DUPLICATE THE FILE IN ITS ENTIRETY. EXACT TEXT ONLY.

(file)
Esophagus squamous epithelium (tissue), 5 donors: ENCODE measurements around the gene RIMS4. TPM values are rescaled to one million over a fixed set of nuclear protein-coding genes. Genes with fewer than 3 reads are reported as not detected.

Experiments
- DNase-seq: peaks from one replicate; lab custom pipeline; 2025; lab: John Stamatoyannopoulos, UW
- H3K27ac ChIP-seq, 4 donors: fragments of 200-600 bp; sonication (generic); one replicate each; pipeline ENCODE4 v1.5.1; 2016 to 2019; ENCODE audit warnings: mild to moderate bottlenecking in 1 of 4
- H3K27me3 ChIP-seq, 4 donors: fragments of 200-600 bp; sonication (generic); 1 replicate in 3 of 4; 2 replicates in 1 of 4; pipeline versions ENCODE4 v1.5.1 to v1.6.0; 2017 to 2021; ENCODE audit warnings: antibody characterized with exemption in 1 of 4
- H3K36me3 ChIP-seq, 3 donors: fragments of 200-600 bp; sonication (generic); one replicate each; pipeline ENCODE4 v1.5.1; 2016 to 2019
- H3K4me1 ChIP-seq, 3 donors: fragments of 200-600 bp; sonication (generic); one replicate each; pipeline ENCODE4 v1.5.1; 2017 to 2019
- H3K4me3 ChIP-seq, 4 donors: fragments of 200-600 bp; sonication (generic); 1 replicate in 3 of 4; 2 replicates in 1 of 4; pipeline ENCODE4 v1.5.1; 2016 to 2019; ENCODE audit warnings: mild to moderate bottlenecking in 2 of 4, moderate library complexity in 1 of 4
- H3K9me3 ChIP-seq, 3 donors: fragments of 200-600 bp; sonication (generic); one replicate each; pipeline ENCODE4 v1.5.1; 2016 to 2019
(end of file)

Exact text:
Esophagus squamous epithelium (tissue), 5 donors: ENCODE measurements around the gene RIMS4. TPM values are rescaled to one million over a fixed set of nuclear protein-coding genes. Genes with fewer than 3 reads are reported as not detected.

Experiments
- DNase-seq: peaks from one replicate; lab custom pipeline; 2025; lab: John Stamatoyannopoulos, UW
- H3K27ac ChIP-seq, 4 donors: fragments of 200-600 bp; sonication (generic); one replicate each; pipeline ENCODE4 v1.5.1; 2016 to 2019; ENCODE audit warnings: mild to moderate bottlenecking in 1 of 4
- H3K27me3 ChIP-seq, 4 donors: fragments of 200-600 bp; sonication (generic); 1 replicate in 3 of 4; 2 replicates in 1 of 4; pipeline versions ENCODE4 v1.5.1 to v1.6.0; 2017 to 2021; ENCODE audit warnings: antibody characterized with exemption in 1 of 4
- H3K36me3 ChIP-seq, 3 donors: fragments of 200-600 bp; sonication (generic); one replicate each; pipeline ENCODE4 v1.5.1; 2016 to 2019
- H3K4me1 ChIP-seq, 3 donors: fragments of 200-600 bp; sonication (generic); one replicate each; pipeline ENCODE4 v1.5.1; 2017 to 2019
- H3K4me3 ChIP-seq, 4 donors: fragments of 200-600 bp; sonication (generic); 1 replicate in 3 of 4; 2 replicates in 1 of 4; pipeline ENCODE4 v1.5.1; 2016 to 2019; ENCODE audit warnings: mild to moderate bottlenecking in 2 of 4, moderate library complexity in 1 of 4
- H3K9me3 ChIP-seq, 3 donors: fragments of 200-600 bp; sonication (generic); one replicate each; pipeline ENCODE4 v1.5.1; 2016 to 2019